CALIFORNIA | LOCAL
November 1, 1995
Marie Wang, a junior at Tustin High School, will assist doctors in laboratory research at UC Irvine this year. Wang was recently accepted into the Southern California Student Research Consortium and the National Science Foundation Young Scholars Program, which placed her at the university. She will be assisting in a UCI department of pharmacology research project involving the effects of estrogen in producing the hormone melatonin, officials said.
CALIFORNIA | LOCAL
November 14, 2013 | By Tony Barboza
Could Los Angeles prosper without electricity from fossil fuels? Could the city shun water imported from the Sierra Nevada, even as a changing climate brings hotter days and a declining snowpack? Those are some of the questions being tackled by a new research initiative at UCLA that seeks to confront and adapt to climate change at the local level. The project, to be announced Friday, aims to unite more than 60 faculty members from a range of disciplines around an audacious goal: shifting the Los Angeles region to 100% renewable energy and local water by 2050 without harming biodiversity.
CALIFORNIA | LOCAL
May 24, 2011 | By Bettina Boxall, Los Angeles Times
A Gulfstream turboprop sits on the McClellan Airport runway under gray, gloomy skies. Kim Prather has waited two weeks for this day. "I can't believe there are finally clouds," she says gratefully as she and her research team check and calibrate several million dollars' worth of equipment stacked in the plane's cabin. After the plane takes off, it slices through a 9,000-foot-thick layer of storm clouds, zigzagging up the western slope of the Sierra Nevada to probe the mysteries of California's rain and snow.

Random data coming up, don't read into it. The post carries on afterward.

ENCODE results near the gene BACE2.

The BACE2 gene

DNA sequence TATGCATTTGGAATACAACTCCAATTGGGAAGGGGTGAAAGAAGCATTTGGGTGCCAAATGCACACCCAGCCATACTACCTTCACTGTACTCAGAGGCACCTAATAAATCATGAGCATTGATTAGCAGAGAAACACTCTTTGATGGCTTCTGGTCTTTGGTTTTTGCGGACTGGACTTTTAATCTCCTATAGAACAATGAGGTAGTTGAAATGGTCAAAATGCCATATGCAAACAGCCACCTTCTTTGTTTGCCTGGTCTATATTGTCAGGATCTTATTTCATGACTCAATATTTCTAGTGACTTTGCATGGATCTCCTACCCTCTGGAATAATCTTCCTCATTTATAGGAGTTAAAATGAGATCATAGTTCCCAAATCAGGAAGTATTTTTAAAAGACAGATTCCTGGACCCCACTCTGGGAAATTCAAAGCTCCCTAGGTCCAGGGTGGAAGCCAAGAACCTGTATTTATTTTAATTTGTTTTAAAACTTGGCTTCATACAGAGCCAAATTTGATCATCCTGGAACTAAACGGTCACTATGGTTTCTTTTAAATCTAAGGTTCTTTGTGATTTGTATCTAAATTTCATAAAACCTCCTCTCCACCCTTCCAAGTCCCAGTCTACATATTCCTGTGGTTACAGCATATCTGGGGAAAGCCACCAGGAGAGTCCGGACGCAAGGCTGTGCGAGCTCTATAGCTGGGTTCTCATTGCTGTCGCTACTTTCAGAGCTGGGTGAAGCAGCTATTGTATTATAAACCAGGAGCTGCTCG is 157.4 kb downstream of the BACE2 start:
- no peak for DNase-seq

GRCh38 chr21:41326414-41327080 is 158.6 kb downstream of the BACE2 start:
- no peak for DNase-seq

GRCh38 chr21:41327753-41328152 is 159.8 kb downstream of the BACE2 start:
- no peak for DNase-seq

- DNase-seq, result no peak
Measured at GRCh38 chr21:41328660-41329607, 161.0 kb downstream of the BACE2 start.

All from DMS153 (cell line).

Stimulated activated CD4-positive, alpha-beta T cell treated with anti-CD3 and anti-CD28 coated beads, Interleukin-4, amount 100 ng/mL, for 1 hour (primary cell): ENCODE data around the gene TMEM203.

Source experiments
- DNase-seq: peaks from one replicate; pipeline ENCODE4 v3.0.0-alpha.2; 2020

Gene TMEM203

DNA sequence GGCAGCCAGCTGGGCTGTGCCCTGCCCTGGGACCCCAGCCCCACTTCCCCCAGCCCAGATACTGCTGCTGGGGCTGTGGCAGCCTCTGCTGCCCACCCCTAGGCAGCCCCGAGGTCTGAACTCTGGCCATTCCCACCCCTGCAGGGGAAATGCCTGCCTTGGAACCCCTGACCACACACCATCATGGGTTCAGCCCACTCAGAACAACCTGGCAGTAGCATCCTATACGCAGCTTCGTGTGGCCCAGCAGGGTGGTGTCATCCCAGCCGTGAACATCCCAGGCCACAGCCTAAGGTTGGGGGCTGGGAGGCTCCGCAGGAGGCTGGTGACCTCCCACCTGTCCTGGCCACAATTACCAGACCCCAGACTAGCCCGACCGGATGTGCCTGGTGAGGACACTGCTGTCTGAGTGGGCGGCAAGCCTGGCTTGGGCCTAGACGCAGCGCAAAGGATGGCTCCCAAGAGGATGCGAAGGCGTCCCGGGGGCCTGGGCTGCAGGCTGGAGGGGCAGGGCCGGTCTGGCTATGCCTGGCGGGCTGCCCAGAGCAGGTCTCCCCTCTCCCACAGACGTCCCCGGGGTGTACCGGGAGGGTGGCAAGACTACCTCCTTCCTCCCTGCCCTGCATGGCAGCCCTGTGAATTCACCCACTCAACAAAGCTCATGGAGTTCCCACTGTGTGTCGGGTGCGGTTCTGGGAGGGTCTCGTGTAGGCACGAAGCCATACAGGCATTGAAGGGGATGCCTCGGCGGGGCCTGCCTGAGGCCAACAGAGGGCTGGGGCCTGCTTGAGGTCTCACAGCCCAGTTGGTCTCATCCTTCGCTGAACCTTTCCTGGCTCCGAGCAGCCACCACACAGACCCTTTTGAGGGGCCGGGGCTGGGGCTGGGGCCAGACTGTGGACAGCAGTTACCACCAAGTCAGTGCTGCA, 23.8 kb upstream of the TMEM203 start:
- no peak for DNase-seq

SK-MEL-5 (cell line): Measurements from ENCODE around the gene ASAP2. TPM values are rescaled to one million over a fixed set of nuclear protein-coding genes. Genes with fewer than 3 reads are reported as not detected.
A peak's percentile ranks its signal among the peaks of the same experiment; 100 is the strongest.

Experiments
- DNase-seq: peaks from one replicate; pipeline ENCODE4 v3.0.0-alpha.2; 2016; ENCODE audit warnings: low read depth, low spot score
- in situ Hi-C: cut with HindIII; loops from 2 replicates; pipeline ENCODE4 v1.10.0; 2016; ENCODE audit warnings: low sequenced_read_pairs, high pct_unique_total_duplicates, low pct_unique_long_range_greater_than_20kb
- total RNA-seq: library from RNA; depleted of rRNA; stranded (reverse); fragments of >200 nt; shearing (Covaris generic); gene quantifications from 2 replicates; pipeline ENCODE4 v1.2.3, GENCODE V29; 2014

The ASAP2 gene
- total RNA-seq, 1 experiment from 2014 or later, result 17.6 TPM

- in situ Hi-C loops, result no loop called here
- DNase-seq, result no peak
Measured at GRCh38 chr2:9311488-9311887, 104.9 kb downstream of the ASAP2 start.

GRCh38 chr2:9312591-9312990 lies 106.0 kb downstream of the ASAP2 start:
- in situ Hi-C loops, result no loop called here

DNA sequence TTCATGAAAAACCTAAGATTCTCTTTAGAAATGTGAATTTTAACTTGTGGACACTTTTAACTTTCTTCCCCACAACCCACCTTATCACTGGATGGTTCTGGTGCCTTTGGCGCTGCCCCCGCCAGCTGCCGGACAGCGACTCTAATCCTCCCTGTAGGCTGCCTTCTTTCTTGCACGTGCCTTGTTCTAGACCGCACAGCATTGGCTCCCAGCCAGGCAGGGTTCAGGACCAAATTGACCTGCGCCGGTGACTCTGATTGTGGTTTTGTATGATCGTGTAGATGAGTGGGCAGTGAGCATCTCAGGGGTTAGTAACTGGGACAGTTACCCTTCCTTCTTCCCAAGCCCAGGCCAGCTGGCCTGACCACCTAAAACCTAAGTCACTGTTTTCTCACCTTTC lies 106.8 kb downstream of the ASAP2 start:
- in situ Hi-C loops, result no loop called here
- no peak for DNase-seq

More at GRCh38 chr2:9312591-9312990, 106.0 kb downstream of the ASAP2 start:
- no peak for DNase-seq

CALIFORNIA | LOCAL
December 1, 1991 | ERIC BAILEY, TIMES STAFF WRITER
Out on the edge of the Pacific, on a patio stretching below the swank Ritz-Carlton hotel, the groom smiled nervously. His bride looked radiant, hair encircled with flowers, wedding dress trailing behind as she stepped slowly down the aisle, father at her side. In most ways, the Saturday fete was like any other wedding. Except one. The bride is paralyzed from the chest down. But she was able to stride delicately across the bricks because of the ingenuity of the man she was marrying.
NEWS
October 18, 1987
A nurse faces disciplinary action after her medical bag, containing two syringes which may have been contaminated with the AIDS virus, was reportedly stolen from her car, University of California at San Francisco officials said. The nurse, Patricia Curran, will be reprimanded for violating rules of a national research project when she left her medical bag unattended in Point Richmond in Contra Costa County.
CALIFORNIA | LOCAL
October 18, 2013 | By Rosanna Xia, Doug Smith and Michael Finnegan